eWeek publised a survey recently (PDF available here) from IT professionals around web 2.0 in the enterprise.
Blogs and wikis remain the most commont technologies but RSS (not clear what they mean by RSS) is a close third:
It made some interesting reading:
“According to Forrester …. by 2013 investment in customer facing web 2.0 technology will outstrip spending on internal collaboration technology”. You can see this from the results of the survey relating to audience:
“56% of respondents said none of the [web 2.0] applications … had been implemented without company support”
According to Forrester “spending by enterprises will reach $764 million in 2008 but grow quickly over the next 5 years, representing an additional $3.8 billion in spending”
I regularly read Mrs D’s magazine from the Chartered Institute of Marketers. Its really interesting the crossover between collaboration and the technologies they discuss there. Anyhow, without wibbling on the “Consumer Protection from Unfair Trading Regulations 2007” came into force here on May 28th. The review of the legislation by Anna Montes of Osborne Clark suggested that it would now be illegal in England to:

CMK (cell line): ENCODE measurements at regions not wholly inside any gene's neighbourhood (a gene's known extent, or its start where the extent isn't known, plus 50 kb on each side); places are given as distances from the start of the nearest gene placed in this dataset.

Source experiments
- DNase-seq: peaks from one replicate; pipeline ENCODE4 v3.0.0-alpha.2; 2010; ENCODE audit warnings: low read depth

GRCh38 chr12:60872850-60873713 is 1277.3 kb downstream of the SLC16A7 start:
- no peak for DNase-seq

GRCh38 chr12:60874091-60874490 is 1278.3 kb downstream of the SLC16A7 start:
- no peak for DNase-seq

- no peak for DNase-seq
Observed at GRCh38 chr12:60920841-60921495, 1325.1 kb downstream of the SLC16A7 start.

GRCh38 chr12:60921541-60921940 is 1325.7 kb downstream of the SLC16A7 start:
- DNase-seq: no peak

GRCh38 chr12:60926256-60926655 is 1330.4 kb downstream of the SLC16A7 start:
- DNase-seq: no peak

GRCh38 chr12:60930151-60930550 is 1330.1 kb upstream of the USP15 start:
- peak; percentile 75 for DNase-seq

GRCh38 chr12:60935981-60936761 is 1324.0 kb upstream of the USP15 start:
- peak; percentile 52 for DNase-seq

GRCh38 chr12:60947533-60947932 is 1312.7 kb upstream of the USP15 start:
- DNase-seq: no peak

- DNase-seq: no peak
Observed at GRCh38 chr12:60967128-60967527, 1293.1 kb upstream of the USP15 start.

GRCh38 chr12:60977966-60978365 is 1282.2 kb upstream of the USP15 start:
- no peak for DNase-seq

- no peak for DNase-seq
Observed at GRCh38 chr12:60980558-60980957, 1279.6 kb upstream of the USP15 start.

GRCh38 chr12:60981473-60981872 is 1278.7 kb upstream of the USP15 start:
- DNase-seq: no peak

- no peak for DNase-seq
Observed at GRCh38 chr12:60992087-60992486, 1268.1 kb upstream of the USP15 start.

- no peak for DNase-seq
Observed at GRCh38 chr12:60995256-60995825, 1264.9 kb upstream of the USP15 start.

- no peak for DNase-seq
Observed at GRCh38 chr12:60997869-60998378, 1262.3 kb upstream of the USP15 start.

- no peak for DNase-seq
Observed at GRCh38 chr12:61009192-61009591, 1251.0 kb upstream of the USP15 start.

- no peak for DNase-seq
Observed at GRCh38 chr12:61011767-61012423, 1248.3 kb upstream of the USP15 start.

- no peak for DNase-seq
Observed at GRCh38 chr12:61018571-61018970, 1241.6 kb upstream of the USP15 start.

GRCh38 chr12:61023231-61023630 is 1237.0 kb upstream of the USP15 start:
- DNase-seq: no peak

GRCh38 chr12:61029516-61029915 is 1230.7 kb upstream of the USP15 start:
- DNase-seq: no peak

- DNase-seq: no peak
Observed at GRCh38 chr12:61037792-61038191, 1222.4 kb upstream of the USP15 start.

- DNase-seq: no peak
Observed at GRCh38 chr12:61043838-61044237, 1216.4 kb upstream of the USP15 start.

- Positively review your own products on a peer review web site
- Purposely logging on and registering with a competitors website using a personal email address
- Communicating positively in a blog (either post or comments) without making it clear you work for the brand or are an agent for the brand
- Running fake blogs (flogs)
Its interesting that we possibly all could fall foul, especially those of us who work for large organisations and may blog positively about a product or service without stating that our employers have a strategic partnership with the vendor. I’m sure there is a lot of gray which will be sorted out in the courts.
Technorati tags: blogging
, uk law